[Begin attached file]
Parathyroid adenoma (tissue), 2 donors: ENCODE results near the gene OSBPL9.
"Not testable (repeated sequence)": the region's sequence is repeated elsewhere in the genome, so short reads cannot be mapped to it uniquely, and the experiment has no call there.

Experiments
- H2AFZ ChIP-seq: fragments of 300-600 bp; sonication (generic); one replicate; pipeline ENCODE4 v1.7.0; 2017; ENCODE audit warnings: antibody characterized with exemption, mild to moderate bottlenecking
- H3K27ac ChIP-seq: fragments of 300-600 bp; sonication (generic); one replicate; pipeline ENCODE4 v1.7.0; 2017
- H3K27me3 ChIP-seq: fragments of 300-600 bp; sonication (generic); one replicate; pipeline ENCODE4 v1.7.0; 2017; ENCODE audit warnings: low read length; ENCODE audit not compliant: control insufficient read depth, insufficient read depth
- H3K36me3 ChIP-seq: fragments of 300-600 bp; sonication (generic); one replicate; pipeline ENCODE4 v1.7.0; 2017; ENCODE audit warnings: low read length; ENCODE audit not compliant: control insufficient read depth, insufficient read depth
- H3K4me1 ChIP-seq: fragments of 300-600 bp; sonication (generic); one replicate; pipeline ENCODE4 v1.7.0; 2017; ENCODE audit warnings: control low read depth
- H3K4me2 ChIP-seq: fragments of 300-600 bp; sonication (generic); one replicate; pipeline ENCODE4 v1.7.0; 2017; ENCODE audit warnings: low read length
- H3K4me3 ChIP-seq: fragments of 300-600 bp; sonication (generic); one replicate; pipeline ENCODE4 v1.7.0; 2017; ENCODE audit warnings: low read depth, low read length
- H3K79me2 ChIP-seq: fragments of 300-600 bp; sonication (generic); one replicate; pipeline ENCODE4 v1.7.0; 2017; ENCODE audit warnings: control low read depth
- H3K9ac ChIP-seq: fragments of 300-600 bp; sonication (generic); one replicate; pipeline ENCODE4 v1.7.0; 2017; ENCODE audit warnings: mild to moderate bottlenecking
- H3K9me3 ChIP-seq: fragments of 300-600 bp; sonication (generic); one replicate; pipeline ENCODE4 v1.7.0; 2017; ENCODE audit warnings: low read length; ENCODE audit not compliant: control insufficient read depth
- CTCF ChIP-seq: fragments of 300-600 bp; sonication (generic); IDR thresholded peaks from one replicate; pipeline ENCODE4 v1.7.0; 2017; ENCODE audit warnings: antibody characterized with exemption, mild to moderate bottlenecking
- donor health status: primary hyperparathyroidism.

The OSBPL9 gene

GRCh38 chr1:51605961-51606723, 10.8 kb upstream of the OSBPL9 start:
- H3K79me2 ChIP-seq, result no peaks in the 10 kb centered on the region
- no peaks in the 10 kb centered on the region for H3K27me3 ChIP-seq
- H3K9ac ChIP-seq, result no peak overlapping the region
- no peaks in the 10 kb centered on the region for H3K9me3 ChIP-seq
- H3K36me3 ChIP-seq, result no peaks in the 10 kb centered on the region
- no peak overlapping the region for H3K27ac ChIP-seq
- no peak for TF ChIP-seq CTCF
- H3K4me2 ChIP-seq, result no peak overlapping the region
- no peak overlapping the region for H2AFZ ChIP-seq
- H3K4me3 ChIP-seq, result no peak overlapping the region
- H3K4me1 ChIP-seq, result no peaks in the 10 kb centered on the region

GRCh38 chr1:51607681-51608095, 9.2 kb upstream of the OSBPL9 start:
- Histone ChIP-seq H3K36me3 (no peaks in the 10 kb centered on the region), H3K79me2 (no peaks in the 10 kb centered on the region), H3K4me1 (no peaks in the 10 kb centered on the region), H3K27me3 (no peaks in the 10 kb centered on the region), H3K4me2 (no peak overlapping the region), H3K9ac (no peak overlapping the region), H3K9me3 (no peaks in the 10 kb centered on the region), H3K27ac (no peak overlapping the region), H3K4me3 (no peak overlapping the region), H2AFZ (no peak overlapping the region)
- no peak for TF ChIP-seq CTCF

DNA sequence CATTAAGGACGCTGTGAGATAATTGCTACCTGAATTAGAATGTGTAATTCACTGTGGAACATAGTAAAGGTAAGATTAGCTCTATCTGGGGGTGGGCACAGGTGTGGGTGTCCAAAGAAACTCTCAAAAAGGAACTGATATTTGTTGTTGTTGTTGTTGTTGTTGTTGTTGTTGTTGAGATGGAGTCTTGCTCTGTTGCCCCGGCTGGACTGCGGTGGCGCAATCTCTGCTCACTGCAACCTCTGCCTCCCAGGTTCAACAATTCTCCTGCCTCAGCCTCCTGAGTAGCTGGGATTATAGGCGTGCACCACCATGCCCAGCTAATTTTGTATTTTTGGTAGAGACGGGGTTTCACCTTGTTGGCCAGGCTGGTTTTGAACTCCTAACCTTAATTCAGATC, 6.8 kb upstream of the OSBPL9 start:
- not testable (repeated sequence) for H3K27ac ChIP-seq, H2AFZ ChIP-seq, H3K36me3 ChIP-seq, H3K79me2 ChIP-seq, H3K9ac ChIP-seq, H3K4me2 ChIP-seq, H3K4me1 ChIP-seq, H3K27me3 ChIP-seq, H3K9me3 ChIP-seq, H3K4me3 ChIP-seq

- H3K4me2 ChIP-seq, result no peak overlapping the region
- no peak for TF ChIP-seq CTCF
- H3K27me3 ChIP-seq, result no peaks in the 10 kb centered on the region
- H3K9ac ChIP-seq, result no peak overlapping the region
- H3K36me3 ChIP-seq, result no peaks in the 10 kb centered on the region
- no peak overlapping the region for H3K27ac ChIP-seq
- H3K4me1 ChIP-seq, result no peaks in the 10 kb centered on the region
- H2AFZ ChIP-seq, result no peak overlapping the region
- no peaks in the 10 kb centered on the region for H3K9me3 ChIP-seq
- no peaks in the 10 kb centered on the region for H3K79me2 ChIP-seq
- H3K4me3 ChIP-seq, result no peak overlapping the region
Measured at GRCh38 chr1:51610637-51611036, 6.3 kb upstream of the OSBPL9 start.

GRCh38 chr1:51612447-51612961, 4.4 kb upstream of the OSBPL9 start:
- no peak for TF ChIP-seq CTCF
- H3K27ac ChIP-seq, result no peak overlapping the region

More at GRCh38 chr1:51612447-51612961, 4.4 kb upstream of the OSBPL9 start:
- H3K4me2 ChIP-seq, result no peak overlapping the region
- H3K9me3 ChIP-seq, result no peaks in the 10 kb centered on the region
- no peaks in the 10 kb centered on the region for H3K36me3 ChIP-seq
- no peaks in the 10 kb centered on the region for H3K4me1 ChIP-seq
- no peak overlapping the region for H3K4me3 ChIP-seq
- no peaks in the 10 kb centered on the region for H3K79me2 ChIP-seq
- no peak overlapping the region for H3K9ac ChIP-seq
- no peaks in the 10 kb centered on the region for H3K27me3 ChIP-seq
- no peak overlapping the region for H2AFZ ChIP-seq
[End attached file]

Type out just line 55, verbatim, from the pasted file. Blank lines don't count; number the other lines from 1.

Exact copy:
- no peaks in the 10 kb centered on the region for H3K79me2 ChIP-seq